9.0 10.0 11.0 12.0

Digital Instruments Nanoscope (also Veeco Nanoscope and Bruker Dimension) files typically have a three-digit number as the file extension (.001, .002, .003, ...). Newer versions of this file format have the extension .spm. This format contains information on the physical size of the topography map as well as its units. The reader supports V4.3 and later version of the format.

Imports topography data stored in MATLAB workspace files. The reader automatically extracts all 2D arrays stored in the file and interprets those as height information. Matlab files do not store units or physical sizes. These need to be manually provided by the user.

Files generated by the Vision software of the Bruker Wyko white-light interferometer.

File format of the Bruker Dektak XT* series stylus profilometer.

X3P is a container format conforming to the ISO 5436-2 (Geometrical Product Specifications — Surface texture) standard. The format is defined in ISO 25178 and is a standardized format for the exchange of surface topography data. The full specification of the format can be found here.

Igor binary wave is a container format of the Igor Pro language. This format is used by AFMs from Asylum Research (now Oxford Instruments) to store topography information. This format contains information on the physical size of the topography map as well as its units.

Agilent Technologies (Molecular Imaging) AFM saves filed in the MI format. This format contains information on the physical size of the topography map as well as its units.

Load topography information stored as Excel spreadsheet by Mitutoyo SurfTest surface roughness testers.

This reader reads topography data contained in a NetCDF container. The reader looks for a variable named heights containing a two-dimensional array that is interpreted as height information. The respective dimensions are named x and y.

The reader additionally looks for two (optional) variables x and y that contain the x- and y-coordinates of the first and second index of the height arrays. The attribute length of x and y must contain the physical size in the respective direction. The optional attribute length_unit of these variables describes the physical unit. The optional additional attribute periodic indicates whether the direction contains periodic data. If periodic is missing, the reader interprets the data as non-periodic.

If an additional variable mask is present, this variable is used to mark undefined points.

An example file layout (output of ncdump -h) containing a topography map with 128 x 128 pixels looks like this:

netcdf test_nc_file {
    x = 128 ;
    y = 128 ;
    double x(x) ;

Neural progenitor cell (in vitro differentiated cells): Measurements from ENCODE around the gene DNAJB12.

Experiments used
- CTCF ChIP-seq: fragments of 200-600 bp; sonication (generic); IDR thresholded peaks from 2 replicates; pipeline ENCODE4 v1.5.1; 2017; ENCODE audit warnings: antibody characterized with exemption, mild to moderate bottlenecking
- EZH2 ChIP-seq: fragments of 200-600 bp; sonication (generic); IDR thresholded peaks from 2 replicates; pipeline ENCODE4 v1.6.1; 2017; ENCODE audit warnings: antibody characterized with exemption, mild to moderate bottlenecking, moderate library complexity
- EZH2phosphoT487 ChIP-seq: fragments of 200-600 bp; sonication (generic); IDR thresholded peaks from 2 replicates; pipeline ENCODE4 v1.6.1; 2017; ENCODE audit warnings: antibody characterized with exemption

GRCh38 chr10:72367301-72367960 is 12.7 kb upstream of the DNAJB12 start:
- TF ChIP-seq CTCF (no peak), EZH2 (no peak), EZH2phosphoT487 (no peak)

x:length = 3 ;
        x:periodic = 1 ;
        x:unit = "um" ;
    double y(y) ;
        y:length = 3 ;
        y:periodic = 1 ;
        y:unit = "um" ;
    double heights(x, y) ;
        heights:unit = "um" ;

The following code snippets reads the file and displays the topography data as a two-dimensional color map in Python:

import numpy as np
import matplotlib.pyplot as plt
from import netcdf_file

nc = netcdf_file('')
heights = np.array(nc.variables['heights'][...])
x = np.array(nc.variables['x'][...])
y = np.array(nc.variables['y'][...])
unit = nc.variables['x'].unit

plt.pcolormesh(x, y, heights.T)

Import filter for Zygo DATX, an HDF5-based format.

Import filter for HDF5 files provided within the contact mechanics challenge. The reader looks for a two-dimensional array named surface. HDF5 files do not store units or physical sizes. These need to be manually provided by the user.

The original contact mechanics challenge data can be downloaded here.

Load topography information stored as a numpy array. The numpy array format is specified here. The reader expects a two-dimensional array and interprets it as a map of heights. Numpy arrays do not store units or physical sizes. These need to be manually provided by the user.

TIFF-based file format of Park Systems instruments.

This reader imports Digital Surf SUR data files.

VK3, VK4, VK6 and VK7 file formats of the Keyence laser confocal microscope.

This reader open ZON files that are written by some Keyence instruments.

AL3D format of Alicona Imaging.

NanoSurf easyScan data file with typical file extension .ezd/.nid

BCR-STM and BCRF file formats

This reader imports Zygo MetroPro data files.

This reader imports the native file format of the open-source SPM visualization and analysis software Gwyddion.

This reader imports Sensofar's SPM file format.

This reader imports MicroProf FRT profilometry data.

TIFF-based file format of Olympus instruments.

This reader imports Olympus OIR data files.

This reader imports Olympus packed OIR data files. These files are ZIP containers that contain a number of OIR files.

This reader imports WSxM data files. WSxM is a standalone software package for scanning probe microscopy available at

This reader imports Sensofar's XML SPM file format.

TIFF-based file format of JPK instruments (now Bruker)

Data format of the NASA shuttle radar topography mission that recorded the ' earths topography. More information can be found here.